A Comparison of the Health Systems in China and India

A Comparison of the Health Systems in China and India

Sai Ma
Neeraj Sood
Copyright Date: 2008
Edition: 1
Published by: RAND Corporation
Pages: 58
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  • Book Info
    A Comparison of the Health Systems in China and India
    Book Description:

    The health status of residents of China and India lags behind relative to other populations, and health gains in each country have been uneven across subpopulations. Each health system provides little protection against financial risk, and patient satisfaction is a lower priority than it should be. This paper compares the Chinese and Indian health systems to determine what approaches to improving health in these two countries do and do not work.

    eISBN: 978-0-8330-4537-9
    Subjects: Health Sciences

Table of Contents

  1. Front Matter
    (pp. i-ii)
  2. Preface
    (pp. iii-iv)
  3. Table of Contents
    (pp. v-vi)
  4. Figures
    (pp. vii-viii)
  5. Tables
    (pp. ix-x)
  6. Acknowledgements
    (pp. xi-xii)
  7. Abbreviations
    (pp. xiii-xiv)
  8. CHAPTER ONE Introduction
    (pp. 1-4)

    China and India have much in common. Both have rapidly developing economies and large populations. Together, their more than 2 billion residents account for one-third of the total world population. Over the past 50 years, both countries have also made substantial gains in health, including increased life expectancy, reduced infant mortality, and the eradication of several diseases. Yet, despite these gains, the health status of residents of China and India still lags that of other populations, and the health gains in each country have been uneven across subpopulations. This raises an important question: How can health in these two countries...

  9. CHAPTER TWO A Brief History of the Health Systems in China and India
    (pp. 5-12)

    In this chapter, we briefly review the historical, social, and political forces that shaped the health systems in China and India over the past 50 years. During that period, both countries gained independence (in the late 1940s) and increased economic and social openness (in the 1980s and 1990s). We also identify the successes achieved and lessons learned as health systems evolved in each country.

    After the establishment of the People’s Republic of China in 1949, the country was recovering from the chaos of long conflicts both internally and with Japan. As a result, Chinese health conditions had declined, with health...

  10. CHAPTER THREE Overall Performance in Achieving Ultimate Ends
    (pp. 13-18)

    The WHO’s 2000 report entitledThe World Health Report 2000—Health Systems: Improving Performancestates that a health system should have three fundamental objectives:

    improving the health of the population it serves

    responding to people’s expectations

    providing financial protection against the costs of ill health.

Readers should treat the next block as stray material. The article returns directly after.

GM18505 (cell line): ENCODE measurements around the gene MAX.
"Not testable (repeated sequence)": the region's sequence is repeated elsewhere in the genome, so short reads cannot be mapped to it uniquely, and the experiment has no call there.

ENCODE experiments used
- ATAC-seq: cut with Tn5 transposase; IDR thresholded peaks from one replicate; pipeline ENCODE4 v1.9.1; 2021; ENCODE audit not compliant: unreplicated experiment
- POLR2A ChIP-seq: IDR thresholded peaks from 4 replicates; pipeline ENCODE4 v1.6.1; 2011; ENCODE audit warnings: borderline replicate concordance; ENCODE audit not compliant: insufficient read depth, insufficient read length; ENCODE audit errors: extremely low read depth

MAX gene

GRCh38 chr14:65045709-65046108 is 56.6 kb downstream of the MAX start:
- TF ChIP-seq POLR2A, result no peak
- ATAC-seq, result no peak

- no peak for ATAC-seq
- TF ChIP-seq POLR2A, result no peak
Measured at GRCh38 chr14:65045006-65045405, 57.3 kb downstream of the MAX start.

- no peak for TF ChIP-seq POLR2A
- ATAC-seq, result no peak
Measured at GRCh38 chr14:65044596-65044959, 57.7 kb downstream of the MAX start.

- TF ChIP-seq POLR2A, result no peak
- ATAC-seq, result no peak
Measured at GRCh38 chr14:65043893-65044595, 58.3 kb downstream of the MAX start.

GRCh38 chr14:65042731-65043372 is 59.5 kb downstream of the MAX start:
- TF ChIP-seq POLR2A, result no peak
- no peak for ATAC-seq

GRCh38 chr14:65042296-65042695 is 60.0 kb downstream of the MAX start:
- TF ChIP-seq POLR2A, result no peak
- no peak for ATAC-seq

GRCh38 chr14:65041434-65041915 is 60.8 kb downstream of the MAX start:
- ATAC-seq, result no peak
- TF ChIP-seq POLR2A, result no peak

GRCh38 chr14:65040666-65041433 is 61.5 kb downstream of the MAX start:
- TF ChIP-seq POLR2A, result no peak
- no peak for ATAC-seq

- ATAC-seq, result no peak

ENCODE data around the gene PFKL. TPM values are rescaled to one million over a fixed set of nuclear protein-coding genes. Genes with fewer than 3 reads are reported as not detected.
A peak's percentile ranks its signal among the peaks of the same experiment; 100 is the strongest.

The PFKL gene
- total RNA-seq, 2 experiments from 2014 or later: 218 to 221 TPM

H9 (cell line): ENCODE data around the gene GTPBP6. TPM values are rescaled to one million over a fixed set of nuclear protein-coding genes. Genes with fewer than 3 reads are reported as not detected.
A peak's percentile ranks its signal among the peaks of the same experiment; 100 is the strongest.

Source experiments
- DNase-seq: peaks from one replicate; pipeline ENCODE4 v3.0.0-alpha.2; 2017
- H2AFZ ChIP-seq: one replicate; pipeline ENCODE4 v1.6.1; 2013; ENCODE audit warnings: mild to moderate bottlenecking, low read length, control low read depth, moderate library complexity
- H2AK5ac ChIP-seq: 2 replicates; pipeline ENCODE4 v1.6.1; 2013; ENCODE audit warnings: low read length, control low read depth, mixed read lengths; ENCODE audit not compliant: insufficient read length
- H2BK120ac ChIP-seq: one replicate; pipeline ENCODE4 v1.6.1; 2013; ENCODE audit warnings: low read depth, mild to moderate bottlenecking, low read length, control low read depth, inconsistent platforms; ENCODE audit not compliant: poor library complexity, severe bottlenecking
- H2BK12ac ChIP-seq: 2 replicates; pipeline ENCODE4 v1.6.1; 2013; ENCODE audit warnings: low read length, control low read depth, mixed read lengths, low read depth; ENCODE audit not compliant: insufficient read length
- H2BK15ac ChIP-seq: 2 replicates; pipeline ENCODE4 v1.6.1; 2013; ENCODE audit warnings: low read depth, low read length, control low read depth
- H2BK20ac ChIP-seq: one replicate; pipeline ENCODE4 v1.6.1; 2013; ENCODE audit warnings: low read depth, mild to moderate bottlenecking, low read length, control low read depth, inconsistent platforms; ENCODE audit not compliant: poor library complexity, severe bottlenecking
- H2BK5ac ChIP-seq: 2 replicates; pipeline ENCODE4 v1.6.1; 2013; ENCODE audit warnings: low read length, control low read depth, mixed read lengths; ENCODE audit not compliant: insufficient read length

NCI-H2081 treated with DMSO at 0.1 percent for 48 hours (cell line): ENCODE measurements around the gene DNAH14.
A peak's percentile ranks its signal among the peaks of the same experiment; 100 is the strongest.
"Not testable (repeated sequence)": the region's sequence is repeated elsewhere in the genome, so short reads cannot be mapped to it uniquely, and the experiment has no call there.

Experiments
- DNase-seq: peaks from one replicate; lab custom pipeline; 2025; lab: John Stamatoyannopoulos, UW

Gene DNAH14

In this chapter, we compare how China and India fare in achieving these goals.

    Overall, people in China live longer and are healthier than people in India (see Table 3.1). According to WHO’s statistics, a woman born in India in 2004 has a life expectancy of 63 years, whereas a woman born in China at...

  11. CHAPTER FOUR Intermediate Outcomes: Access, Quality, and Efficiency
    (pp. 19-22)

    In Chapter Three, we discussed the current overall performance of the Chinese and Indian health systems vis-à-vis achieving ultimate ends. In this chapter, we discuss the intermediate outcomes (i.e., access, quality, and efficiency) that lead to the overall performance of health systems. Although intermediate outcomes can affect the ultimate ends of a health system, they are “only intermediate and partial results” (Hsiao, 2003).

    Access, here defined aseffective availability, measures how easy it is for people to overcome barriers (e.g., physical, financial, timing, and service availability obstacles) to get care (Roberts et al., 2004). Although both China and India determined...

  12. CHAPTER FIVE Policy Levers of Health Systems in China and India
    (pp. 23-34)

    As discussed in Chapter One, we adopt an analytical framework that separates a health system into policy levers, intermediate outcomes, and ultimate ends. We compared the overall and intermediate performance of the health systems in China and India in Chapters Three and Four; in this chapter, we discuss in depth how policy levers used in these two countries lead to the current performance of the national health systems.

    The following five factors influence the ultimate performance of a health system and can be affected by policy: the financing, payment, and organization of health care delivery; regulation; and consumer behavior.


  13. CHAPTER SIX Policy Implications
    (pp. 35-38)

    Both China and India have achieved substantial health gains since independence. Nevertheless, each country’s health system faces challenges, some common to both countries and some unique. We conclude this paper by identifying key challenges and policy implications and describing the lessons that China and India can learn from each other.

    Both countries rely heavily on out-of-pocket health care payments. However, as many health economists have argued, “moving away from out-of-pocket to prepayment mechanisms is the key to reducing financial catastrophe” (Xu et al., 2007). This challenge can be met by providing the nationalized or social insurance common in Europe, or...

  14. Bibliography
    (pp. 39-44)